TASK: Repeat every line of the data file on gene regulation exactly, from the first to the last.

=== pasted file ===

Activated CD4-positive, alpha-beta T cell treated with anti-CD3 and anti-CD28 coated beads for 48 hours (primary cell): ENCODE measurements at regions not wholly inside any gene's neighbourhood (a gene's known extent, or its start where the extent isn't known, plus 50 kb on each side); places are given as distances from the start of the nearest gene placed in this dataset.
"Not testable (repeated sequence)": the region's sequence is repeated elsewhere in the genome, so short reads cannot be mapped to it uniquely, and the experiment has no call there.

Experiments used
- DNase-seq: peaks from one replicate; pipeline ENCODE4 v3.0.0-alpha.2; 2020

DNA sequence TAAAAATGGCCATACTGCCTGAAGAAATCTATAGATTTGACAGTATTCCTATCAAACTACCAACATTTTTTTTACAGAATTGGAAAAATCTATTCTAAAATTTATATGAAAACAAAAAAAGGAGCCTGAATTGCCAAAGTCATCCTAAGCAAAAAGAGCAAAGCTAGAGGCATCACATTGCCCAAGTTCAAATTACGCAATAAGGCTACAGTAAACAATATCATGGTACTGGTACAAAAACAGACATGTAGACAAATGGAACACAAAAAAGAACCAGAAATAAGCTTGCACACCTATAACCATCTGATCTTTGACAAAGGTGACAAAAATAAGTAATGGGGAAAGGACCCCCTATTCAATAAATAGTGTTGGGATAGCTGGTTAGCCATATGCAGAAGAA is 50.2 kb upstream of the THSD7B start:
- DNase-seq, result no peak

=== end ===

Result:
Activated CD4-positive, alpha-beta T cell treated with anti-CD3 and anti-CD28 coated beads for 48 hours (primary cell): ENCODE measurements at regions not wholly inside any gene's neighbourhood (a gene's known extent, or its start where the extent isn't known, plus 50 kb on each side); places are given as distances from the start of the nearest gene placed in this dataset.
"Not testable (repeated sequence)": the region's sequence is repeated elsewhere in the genome, so short reads cannot be mapped to it uniquely, and the experiment has no call there.

Experiments used
- DNase-seq: peaks from one replicate; pipeline ENCODE4 v3.0.0-alpha.2; 2020

DNA sequence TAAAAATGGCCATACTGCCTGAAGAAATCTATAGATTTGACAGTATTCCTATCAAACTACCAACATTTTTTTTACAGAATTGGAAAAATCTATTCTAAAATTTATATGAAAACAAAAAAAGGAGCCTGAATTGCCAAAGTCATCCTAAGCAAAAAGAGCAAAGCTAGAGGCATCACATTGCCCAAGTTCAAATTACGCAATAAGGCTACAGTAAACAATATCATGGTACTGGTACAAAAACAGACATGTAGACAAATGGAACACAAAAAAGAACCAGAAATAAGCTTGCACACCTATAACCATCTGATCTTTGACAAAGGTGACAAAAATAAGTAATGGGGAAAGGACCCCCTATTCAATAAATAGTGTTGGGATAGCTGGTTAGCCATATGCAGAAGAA is 50.2 kb upstream of the THSD7B start:
- DNase-seq, result no peak